Statements and Speeches

On the Judiciary

Statement in the Congressional Record

Apr 12 2005

Mr. President, yesterday I was in my state capital, Dover, before I came down here. I was a short distance from a place called the Golden Fleece Tavern. It no longer exists, but it was the site of the place where Delaware became the first State to ratify the Constitution. They did that on December 7, 1787. That action took place a couple of months after a Constitutional Convention about 75 miles up the road in Philadelphia.


Some of my colleagues may recall that one of the last issues resolved at the time of the Constitutional Convention was the question of how they were going to select these judges, the third branch of our Government. How do we select these judges? There were some at that time who were fearful of creating a Presidency that would be too strong, having had a bite of the apple of putting up with a king of England for a number of years.


They did not want to create a king or someone of royalty in this country to be our leader. Our Founding Fathers worked diligently in any number of ways to create checks and balances to ensure that we didn't end up with a king but ended up with a President. Among the checks and balances they incorporated into our Constitution is one that deals with the selection of our judges. We all know how Presidents nominate and the Senate confirms or does not confirm nominees to lifetime appointments to the Federal bench.

Twice in our Nation's history we have seen instances where a President sought to stack the courts. Both were Democrats. One was Thomas Jefferson at the beginning of his second term as President, and a second was FDR at the beginning of his second term as President. Both times, both Presidents, both Democrats, were rebuffed. Today, Democrats no longer reside in the White House. Today, the Republicans are in the majority here in the Senate and in the House of Representatives.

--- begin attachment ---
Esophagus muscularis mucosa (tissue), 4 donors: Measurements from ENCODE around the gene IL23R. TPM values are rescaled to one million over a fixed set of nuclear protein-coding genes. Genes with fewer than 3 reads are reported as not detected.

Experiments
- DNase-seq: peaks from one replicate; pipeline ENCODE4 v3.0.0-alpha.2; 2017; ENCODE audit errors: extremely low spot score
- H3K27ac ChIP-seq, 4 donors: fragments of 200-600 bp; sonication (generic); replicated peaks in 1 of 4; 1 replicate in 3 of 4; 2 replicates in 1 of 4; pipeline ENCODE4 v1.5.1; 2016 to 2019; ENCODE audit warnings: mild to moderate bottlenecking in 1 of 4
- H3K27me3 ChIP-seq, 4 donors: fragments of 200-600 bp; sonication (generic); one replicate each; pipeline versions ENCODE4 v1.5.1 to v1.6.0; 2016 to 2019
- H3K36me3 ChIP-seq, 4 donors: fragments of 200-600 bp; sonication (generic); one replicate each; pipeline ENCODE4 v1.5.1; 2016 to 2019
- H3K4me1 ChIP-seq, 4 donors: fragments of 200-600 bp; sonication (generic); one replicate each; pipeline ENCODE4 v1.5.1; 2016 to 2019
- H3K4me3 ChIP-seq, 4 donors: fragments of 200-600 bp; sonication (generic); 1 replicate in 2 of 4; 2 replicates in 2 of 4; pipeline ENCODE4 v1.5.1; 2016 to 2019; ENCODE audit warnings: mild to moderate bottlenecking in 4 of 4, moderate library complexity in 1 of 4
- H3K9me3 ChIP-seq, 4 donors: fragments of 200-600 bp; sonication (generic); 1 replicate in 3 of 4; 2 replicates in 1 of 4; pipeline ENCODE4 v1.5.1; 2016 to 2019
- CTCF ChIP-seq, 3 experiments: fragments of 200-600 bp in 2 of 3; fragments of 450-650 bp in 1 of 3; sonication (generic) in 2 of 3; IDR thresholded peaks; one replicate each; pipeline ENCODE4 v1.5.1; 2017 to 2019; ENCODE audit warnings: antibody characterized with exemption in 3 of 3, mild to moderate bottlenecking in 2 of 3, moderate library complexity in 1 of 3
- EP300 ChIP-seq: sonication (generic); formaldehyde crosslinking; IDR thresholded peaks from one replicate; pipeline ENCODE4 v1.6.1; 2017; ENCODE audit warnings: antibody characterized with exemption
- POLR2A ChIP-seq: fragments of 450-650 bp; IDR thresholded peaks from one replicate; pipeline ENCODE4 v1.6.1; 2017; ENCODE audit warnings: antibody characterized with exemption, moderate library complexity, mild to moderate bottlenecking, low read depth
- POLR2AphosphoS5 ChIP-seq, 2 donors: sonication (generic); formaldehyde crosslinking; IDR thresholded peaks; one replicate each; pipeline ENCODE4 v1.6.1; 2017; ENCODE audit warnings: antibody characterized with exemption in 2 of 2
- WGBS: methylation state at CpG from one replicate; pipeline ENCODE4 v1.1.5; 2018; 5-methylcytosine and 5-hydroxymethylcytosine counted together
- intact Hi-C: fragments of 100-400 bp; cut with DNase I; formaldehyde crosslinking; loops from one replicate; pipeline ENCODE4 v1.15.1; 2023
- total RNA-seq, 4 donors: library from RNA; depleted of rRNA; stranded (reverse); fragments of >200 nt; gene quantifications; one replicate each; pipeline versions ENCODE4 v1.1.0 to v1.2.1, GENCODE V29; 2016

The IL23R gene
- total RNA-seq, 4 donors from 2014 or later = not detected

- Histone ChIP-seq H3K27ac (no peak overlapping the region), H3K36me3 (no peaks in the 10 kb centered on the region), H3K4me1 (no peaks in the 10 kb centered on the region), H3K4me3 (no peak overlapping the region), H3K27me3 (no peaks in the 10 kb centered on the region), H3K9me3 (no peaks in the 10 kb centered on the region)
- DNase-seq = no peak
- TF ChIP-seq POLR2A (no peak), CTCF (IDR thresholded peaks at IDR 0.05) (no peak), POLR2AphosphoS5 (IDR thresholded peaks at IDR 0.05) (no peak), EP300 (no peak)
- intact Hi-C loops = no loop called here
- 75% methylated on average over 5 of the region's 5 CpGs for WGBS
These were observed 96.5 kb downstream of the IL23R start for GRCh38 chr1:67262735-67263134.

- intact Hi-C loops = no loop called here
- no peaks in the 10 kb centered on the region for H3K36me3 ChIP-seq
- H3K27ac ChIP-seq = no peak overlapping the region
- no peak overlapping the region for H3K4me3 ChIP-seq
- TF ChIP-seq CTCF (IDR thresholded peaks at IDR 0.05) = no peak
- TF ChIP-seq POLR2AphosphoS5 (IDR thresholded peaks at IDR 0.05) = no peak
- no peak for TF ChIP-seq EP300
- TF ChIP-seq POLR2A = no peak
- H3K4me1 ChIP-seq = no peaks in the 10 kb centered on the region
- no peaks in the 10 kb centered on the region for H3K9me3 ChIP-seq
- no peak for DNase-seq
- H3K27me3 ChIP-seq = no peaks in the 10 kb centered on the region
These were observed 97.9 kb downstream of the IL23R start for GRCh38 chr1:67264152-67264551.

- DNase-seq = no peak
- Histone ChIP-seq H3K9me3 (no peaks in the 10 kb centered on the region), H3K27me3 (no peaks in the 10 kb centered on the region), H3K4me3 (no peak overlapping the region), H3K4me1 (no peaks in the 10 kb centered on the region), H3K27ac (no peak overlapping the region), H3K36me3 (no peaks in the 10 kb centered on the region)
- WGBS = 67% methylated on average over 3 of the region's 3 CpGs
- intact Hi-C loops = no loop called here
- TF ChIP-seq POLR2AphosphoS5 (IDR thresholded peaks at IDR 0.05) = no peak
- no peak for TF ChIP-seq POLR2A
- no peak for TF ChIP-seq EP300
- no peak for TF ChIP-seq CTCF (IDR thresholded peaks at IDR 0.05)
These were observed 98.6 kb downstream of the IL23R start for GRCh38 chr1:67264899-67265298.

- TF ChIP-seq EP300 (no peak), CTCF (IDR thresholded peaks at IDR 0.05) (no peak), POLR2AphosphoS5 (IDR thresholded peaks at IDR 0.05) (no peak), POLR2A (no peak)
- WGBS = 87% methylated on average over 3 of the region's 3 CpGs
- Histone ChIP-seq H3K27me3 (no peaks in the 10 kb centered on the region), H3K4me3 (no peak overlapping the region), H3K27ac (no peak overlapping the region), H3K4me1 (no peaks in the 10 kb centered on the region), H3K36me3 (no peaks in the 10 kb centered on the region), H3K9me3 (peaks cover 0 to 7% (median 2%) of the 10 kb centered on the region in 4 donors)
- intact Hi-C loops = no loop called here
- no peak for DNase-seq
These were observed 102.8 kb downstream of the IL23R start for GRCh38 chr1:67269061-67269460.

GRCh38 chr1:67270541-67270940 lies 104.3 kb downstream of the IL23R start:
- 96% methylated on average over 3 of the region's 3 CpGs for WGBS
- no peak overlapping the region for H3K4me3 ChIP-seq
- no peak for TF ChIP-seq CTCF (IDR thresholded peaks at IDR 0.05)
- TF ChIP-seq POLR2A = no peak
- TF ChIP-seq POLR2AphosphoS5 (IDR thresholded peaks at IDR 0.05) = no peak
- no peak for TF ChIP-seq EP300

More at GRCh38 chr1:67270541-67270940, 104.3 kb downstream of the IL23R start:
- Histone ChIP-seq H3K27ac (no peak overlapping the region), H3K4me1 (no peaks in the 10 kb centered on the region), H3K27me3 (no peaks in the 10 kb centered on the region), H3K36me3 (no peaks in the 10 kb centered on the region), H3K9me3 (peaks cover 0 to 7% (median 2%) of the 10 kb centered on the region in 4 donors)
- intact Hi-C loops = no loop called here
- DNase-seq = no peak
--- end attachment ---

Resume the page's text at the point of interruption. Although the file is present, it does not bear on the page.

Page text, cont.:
With the election of last November, President Bush is in a position to see much – not all, but a good deal – of his legislative agenda approved; perhaps modified but ultimately approved. He is also in a position to leave an even more enduring legacy through his nomination of hundreds of judges in the Federal courts of almost every State. In President Bush's first term, he nominated over 200 men and women to the Federal bench, and 215 nominees were actually debated here on the Senate floor, and 205 were approved. That is an approval rate of about 95 percent. Of the 10 who were not approved, our side would say they were simply out of the mainstream.


As the 108th Congress concluded last year, the vacancy rate stood at the lowest, I believe, since the Reagan era. How did that compare with the Clinton era? In President Clinton's time as President for 8 years, 81 percent of his Federal nominees were approved, as compared to 95 percent of President Bush's in the last 4 years. It is kind of an irony, at least to me, that 81 percent for President Clinton was enough, it was OK, but 95 percent for President Bush is unacceptable.


While our Republican friends are prepared to change the rules of the Senate in an effort to make it a lot easier to confirm Federal judges, and are poised, I am told, to turn some 200 years of precedent on its head because 95 percent may not be enough, I think to do so would be a mistake.


We have a chance to pass not only class action legislation, but we have a chance to pass bankruptcy legislation, asbestos litigation reform, a comprehensive energy policy, restructuring of the postal system for the 21st century, and on and on. This could be the most fruitful legislative session in recent memory. I would hate to see us destroy that potential.


I say also that the slope we get on with respect to changing the way we close off debate on judicial nominations is a slippery one. Today, we may want to apply it to judicial nominations; later on we may want to apply it to nominees for Cabinet positions or nominations for other positions. It is a slippery slope.


My Republican friends would be wise to listen to former Republican Senators who served on that side of the aisle, people such as Senators Wallop, McClure, Danforth, and today Senator Dole, Robert Dole. They reminded today's Republican Senators, the majority in the Senate, that the bed we make today is one we may have to sleep in. There won't always be a Republican President. Some day there will be a Democrat President. It could be 4 years from now. There will not always be a Republican majority in the Senate. It goes back and forth.


I say to my friends on the other side of the aisle, before we go down this road, keep in mind a couple of things. No. 1, we have the potential to get so much done this year. I would hate to see us blow that opportunity.


No. 2, this is a slippery slope – a policy change that may be designed initially to make it easier to confirm judicial appointments but could easily be applied to other appointments to other positions.


No. 3, some Democrats would take some consolation in the thought that we are not going to always be in the minority, and as there was a Democrat President for the last 8 years for the last century, there will be another one in the future.


My Republican friends, be careful of the bed you make because someday you will have to chance to sleep in it.


Thank you, Mr. President.